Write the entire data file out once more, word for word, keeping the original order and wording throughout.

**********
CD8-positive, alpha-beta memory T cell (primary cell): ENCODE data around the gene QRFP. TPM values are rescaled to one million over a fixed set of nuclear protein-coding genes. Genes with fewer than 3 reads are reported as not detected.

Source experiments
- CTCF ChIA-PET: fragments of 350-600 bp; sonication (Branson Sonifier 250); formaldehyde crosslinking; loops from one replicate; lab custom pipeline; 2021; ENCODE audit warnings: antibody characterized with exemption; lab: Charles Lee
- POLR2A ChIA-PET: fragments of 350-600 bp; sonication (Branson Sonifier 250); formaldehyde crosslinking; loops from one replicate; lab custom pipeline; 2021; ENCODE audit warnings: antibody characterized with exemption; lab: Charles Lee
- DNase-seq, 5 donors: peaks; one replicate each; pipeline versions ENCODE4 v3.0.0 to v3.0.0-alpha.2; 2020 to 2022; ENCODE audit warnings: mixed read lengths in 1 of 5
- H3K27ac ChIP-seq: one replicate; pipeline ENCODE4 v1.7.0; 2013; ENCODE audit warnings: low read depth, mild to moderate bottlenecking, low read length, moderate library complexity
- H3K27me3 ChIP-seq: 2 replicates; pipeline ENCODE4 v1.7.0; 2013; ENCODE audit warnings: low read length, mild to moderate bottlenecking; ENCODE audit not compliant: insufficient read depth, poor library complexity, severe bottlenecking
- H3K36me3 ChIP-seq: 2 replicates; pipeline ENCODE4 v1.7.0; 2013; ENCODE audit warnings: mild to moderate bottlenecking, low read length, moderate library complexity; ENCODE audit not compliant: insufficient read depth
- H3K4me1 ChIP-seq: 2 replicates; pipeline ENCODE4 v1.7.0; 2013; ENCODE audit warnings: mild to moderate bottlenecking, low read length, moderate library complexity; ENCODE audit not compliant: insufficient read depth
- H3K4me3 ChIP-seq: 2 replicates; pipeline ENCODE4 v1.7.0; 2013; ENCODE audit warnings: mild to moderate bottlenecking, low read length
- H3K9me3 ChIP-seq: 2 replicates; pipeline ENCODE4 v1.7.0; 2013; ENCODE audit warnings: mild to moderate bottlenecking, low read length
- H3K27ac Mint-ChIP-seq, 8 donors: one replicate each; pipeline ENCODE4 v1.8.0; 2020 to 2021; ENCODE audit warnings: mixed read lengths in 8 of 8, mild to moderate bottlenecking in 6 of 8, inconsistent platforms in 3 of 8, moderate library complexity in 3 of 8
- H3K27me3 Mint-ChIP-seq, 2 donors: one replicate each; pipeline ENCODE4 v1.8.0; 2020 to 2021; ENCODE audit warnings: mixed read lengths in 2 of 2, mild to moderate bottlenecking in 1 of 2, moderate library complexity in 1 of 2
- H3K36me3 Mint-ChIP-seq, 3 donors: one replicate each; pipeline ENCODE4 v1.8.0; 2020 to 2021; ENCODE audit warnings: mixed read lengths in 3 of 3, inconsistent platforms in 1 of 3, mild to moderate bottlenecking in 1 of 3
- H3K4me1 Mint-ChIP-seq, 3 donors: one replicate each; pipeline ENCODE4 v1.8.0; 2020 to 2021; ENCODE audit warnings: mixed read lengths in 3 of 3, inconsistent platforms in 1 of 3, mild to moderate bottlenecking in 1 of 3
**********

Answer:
CD8-positive, alpha-beta memory T cell (primary cell): ENCODE data around the gene QRFP. TPM values are rescaled to one million over a fixed set of nuclear protein-coding genes. Genes with fewer than 3 reads are reported as not detected.

Source experiments
- CTCF ChIA-PET: fragments of 350-600 bp; sonication (Branson Sonifier 250); formaldehyde crosslinking; loops from one replicate; lab custom pipeline; 2021; ENCODE audit warnings: antibody characterized with exemption; lab: Charles Lee
- POLR2A ChIA-PET: fragments of 350-600 bp; sonication (Branson Sonifier 250); formaldehyde crosslinking; loops from one replicate; lab custom pipeline; 2021; ENCODE audit warnings: antibody characterized with exemption; lab: Charles Lee
- DNase-seq, 5 donors: peaks; one replicate each; pipeline versions ENCODE4 v3.0.0 to v3.0.0-alpha.2; 2020 to 2022; ENCODE audit warnings: mixed read lengths in 1 of 5
- H3K27ac ChIP-seq: one replicate; pipeline ENCODE4 v1.7.0; 2013; ENCODE audit warnings: low read depth, mild to moderate bottlenecking, low read length, moderate library complexity
- H3K27me3 ChIP-seq: 2 replicates; pipeline ENCODE4 v1.7.0; 2013; ENCODE audit warnings: low read length, mild to moderate bottlenecking; ENCODE audit not compliant: insufficient read depth, poor library complexity, severe bottlenecking
- H3K36me3 ChIP-seq: 2 replicates; pipeline ENCODE4 v1.7.0; 2013; ENCODE audit warnings: mild to moderate bottlenecking, low read length, moderate library complexity; ENCODE audit not compliant: insufficient read depth
- H3K4me1 ChIP-seq: 2 replicates; pipeline ENCODE4 v1.7.0; 2013; ENCODE audit warnings: mild to moderate bottlenecking, low read length, moderate library complexity; ENCODE audit not compliant: insufficient read depth
- H3K4me3 ChIP-seq: 2 replicates; pipeline ENCODE4 v1.7.0; 2013; ENCODE audit warnings: mild to moderate bottlenecking, low read length
- H3K9me3 ChIP-seq: 2 replicates; pipeline ENCODE4 v1.7.0; 2013; ENCODE audit warnings: mild to moderate bottlenecking, low read length
- H3K27ac Mint-ChIP-seq, 8 donors: one replicate each; pipeline ENCODE4 v1.8.0; 2020 to 2021; ENCODE audit warnings: mixed read lengths in 8 of 8, mild to moderate bottlenecking in 6 of 8, inconsistent platforms in 3 of 8, moderate library complexity in 3 of 8
- H3K27me3 Mint-ChIP-seq, 2 donors: one replicate each; pipeline ENCODE4 v1.8.0; 2020 to 2021; ENCODE audit warnings: mixed read lengths in 2 of 2, mild to moderate bottlenecking in 1 of 2, moderate library complexity in 1 of 2
- H3K36me3 Mint-ChIP-seq, 3 donors: one replicate each; pipeline ENCODE4 v1.8.0; 2020 to 2021; ENCODE audit warnings: mixed read lengths in 3 of 3, inconsistent platforms in 1 of 3, mild to moderate bottlenecking in 1 of 3
- H3K4me1 Mint-ChIP-seq, 3 donors: one replicate each; pipeline ENCODE4 v1.8.0; 2020 to 2021; ENCODE audit warnings: mixed read lengths in 3 of 3, inconsistent platforms in 1 of 3, mild to moderate bottlenecking in 1 of 3